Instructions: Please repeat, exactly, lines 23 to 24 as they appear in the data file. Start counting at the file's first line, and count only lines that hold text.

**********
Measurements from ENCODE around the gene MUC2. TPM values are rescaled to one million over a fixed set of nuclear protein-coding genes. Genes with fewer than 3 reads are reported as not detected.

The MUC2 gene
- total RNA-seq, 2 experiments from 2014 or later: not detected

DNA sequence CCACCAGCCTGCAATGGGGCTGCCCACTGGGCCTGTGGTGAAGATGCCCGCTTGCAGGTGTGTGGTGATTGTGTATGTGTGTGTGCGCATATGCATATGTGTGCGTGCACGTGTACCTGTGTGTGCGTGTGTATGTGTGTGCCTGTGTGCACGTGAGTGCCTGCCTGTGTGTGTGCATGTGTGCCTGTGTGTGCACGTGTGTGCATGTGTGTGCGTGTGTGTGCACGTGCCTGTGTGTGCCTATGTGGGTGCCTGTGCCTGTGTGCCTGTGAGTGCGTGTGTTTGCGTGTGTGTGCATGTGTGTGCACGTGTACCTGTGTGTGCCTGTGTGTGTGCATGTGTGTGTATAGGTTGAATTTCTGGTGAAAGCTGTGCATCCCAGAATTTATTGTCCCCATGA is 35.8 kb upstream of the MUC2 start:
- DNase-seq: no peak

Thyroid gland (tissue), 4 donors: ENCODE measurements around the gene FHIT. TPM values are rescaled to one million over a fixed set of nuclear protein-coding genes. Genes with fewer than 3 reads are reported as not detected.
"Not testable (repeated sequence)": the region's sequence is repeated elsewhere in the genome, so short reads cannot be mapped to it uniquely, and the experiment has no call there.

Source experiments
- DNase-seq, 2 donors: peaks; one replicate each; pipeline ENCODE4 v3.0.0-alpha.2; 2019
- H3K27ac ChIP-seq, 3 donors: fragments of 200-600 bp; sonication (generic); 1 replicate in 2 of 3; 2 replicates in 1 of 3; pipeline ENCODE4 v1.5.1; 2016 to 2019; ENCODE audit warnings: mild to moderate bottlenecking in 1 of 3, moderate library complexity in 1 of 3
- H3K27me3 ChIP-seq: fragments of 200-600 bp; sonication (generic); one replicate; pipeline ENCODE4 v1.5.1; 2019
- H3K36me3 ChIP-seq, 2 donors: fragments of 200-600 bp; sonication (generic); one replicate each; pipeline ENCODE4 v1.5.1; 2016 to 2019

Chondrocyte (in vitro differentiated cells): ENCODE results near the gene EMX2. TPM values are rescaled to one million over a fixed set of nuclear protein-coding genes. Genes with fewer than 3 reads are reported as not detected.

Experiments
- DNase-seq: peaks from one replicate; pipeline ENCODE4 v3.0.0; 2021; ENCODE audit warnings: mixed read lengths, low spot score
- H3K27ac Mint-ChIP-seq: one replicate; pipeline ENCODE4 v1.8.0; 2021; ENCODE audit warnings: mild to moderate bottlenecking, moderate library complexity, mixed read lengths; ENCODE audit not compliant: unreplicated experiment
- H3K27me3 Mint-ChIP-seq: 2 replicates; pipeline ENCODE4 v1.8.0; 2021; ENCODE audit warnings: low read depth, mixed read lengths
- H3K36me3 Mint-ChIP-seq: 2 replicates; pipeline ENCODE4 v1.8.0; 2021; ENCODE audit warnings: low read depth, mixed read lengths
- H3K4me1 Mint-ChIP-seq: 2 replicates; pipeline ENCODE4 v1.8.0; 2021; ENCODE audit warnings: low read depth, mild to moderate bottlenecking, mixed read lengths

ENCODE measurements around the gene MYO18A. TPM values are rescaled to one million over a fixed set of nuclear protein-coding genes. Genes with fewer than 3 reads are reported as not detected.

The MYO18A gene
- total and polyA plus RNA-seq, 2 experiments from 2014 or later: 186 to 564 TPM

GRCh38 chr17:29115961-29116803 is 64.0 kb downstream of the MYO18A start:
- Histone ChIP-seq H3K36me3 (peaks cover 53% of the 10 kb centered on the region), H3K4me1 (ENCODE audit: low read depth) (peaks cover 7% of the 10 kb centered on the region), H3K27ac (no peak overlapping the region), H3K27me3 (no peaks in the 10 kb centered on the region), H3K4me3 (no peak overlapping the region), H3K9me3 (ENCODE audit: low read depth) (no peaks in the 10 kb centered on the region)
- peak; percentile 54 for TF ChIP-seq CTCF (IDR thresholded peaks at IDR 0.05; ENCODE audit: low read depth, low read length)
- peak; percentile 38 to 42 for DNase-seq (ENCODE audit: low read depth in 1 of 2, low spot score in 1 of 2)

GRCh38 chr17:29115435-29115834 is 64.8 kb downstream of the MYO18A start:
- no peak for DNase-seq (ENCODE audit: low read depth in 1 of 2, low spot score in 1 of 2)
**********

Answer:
GRCh38 chr17:29115961-29116803 is 64.0 kb downstream of the MYO18A start:
- Histone ChIP-seq H3K36me3 (peaks cover 53% of the 10 kb centered on the region), H3K4me1 (ENCODE audit: low read depth) (peaks cover 7% of the 10 kb centered on the region), H3K27ac (no peak overlapping the region), H3K27me3 (no peaks in the 10 kb centered on the region), H3K4me3 (no peak overlapping the region), H3K9me3 (ENCODE audit: low read depth) (no peaks in the 10 kb centered on the region)